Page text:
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India's biogeographic history through the eyes of blindsnakes- filling the gaps in the global typhlopoid phylogeny

Sidharthan, C and Karanth, KP (2020) India's biogeographic history through the eyes of blindsnakes- filling the gaps in the global typhlopoid phylogeny. In: Molecular Phylogenetics and Evolution . (In Press)

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Official URL: https://dx.doi.org/10.1016/j.ympev.2020.107064


The Indian subcontinent's unique geological history is reflected in the diverse assemblage of its biota. The blindsnake superfamily Typhlopoidea, with its unique mix of ancient as well as younger lineages in Asia, provides an opportunity to understand the various biotic exchange scenarios proposed for the Indian landmass. In this study, we aim to understand the biogeographic origins of the four genera of typhlopoids found in India and to decipher their times and modes of arrival in the subcontinent. Five nuclear markers were sequenced for 12 samples collected from across India, encompassing all four genera under study. Published sequences of typhlopoid genera were compiled and combined with Indian sequences to generate a global dataset. Phylogenetic relationships were reconstructed using maximum likelihood and Bayesian inference methods. Divergence times were estimated using BEAST 1.8.2. Ancestral geographical ranges were estimated using DEC + J, implemented in BioGeoBEARS. Divergence time estimates suggest that Gerrhopilus is an ancient lineage, and the lineage leading to it was present on the Indian landmass since the last 100 million years. The other three genera are more recent dispersals into India, possibly trans-oceanic. Biogeographic reconstructions suggest an East Gondwanan origin for Typhlopoidea, an African origin for Grypotyphlops and an Asian origin for Indotyphlops and Argyrophis. It appears that India harbours a combination of ancient and more recently dispersed lineages of typhlopoids. The genus Gerrhopilus is of Gondwanan origin that likely dispersed out of India into Southeast Asia. The other genera are intrusive elements that dispersed into India from Africa (Grypotyphlops) and Asia (Indotyphlops and possibly Argyrophis) post break-up of Gondwana. Thus, our study provides further evidence on the ability of blindsnakes to undergo long distance trans-oceanic dispersal. Results also suggest an Asian origin for typhlopoids from Australasia, Philippines and Wallacea. © 2021 Elsevier Inc.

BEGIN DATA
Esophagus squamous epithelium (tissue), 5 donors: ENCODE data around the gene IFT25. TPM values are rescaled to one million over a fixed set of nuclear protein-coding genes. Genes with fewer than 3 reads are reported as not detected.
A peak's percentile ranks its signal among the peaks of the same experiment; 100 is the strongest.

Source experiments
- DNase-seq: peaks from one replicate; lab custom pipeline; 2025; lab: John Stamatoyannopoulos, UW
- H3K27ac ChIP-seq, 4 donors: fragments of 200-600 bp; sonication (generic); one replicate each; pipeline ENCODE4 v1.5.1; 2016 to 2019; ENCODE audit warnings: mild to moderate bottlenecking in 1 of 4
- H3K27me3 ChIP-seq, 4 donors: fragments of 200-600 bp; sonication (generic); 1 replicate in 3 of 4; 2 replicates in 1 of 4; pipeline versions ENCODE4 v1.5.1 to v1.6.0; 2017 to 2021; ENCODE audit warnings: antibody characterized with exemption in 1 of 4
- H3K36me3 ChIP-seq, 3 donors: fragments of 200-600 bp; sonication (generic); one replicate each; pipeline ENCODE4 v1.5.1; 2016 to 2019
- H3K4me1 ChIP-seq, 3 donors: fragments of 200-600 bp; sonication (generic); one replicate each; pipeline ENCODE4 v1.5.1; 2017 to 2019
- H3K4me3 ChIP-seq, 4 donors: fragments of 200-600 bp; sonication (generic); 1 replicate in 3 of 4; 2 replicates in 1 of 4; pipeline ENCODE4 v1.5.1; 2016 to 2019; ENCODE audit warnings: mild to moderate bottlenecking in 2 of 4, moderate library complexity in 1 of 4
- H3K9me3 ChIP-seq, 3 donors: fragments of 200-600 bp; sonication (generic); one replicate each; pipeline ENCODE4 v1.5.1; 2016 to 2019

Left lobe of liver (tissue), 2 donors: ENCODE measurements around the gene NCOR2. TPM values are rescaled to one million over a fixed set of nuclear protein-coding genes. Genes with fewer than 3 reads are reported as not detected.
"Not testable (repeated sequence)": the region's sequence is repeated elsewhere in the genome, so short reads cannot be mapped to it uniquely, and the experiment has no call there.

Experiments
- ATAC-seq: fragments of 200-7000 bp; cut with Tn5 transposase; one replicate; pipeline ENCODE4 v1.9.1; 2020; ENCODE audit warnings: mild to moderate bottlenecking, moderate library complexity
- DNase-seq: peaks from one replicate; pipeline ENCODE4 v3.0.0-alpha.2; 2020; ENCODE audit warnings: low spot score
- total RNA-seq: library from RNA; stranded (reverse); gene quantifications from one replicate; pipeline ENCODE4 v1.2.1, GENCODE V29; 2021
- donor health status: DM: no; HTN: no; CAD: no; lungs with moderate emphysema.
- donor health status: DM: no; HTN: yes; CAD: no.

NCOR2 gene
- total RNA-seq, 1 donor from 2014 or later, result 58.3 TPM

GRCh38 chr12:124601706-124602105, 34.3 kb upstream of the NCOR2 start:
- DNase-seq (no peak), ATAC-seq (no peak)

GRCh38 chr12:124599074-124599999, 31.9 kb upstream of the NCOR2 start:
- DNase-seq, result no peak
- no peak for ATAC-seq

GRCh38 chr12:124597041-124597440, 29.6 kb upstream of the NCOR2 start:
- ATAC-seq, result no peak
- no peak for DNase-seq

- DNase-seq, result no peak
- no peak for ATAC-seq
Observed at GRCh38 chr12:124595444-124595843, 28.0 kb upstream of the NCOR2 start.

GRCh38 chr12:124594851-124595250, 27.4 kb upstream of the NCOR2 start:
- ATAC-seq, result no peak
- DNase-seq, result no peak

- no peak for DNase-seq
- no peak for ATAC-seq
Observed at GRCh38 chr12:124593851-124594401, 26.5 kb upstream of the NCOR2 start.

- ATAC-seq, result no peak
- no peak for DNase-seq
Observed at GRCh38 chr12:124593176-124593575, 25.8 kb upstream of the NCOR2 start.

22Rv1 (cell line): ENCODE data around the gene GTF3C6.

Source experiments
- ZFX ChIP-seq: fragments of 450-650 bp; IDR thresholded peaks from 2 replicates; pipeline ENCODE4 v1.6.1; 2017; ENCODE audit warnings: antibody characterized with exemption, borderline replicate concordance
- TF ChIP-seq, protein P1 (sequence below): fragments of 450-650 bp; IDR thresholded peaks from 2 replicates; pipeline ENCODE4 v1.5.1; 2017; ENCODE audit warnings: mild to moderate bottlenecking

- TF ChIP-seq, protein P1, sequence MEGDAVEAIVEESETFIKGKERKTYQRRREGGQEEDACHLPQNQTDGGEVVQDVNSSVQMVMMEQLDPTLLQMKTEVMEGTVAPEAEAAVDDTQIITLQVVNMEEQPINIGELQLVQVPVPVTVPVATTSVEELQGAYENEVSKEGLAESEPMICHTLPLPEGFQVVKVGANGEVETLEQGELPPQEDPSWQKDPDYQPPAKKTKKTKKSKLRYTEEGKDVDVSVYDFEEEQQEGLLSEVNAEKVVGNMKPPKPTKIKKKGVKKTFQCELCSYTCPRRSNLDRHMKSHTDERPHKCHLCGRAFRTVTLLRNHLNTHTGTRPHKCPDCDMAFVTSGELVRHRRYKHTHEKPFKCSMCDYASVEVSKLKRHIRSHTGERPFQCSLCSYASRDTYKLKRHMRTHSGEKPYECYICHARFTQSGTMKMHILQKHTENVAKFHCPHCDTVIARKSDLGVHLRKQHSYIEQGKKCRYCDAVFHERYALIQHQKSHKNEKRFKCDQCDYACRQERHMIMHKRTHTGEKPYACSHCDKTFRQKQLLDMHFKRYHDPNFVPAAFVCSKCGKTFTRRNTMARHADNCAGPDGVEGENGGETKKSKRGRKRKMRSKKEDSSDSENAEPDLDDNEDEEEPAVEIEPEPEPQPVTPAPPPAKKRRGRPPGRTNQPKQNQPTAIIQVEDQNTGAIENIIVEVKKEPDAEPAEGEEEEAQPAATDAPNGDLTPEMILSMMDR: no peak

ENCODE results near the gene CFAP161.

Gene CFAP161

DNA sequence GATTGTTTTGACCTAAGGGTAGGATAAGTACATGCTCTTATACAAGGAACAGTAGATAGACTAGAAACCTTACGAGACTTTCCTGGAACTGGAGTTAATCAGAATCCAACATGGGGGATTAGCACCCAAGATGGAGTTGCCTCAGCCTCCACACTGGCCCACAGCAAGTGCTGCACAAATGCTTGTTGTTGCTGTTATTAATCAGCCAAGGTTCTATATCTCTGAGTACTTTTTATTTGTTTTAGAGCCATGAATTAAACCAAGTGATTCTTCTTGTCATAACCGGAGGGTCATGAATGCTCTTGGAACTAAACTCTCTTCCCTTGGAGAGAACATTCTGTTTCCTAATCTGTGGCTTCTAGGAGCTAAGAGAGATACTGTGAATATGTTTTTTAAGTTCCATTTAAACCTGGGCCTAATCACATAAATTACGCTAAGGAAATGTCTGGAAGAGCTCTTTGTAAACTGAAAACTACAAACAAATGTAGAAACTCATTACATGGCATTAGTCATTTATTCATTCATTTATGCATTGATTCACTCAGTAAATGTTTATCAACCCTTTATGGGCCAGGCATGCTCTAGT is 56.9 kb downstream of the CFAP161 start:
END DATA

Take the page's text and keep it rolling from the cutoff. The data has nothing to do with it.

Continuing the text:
Item Type: Journal Article
Publication: Molecular Phylogenetics and Evolution
Publisher: Academic Press Inc.
Additional Information: Copyright to this article belongs to Academic Press Inc.
Department/Centre: Division of Biological Sciences > Centre for Ecological Sciences
Date Deposited: 08 Feb 2021 08:18
Last Modified: 08 Feb 2021 08:18
URI: http://eprints.iisc.ac.in/id/eprint/67867

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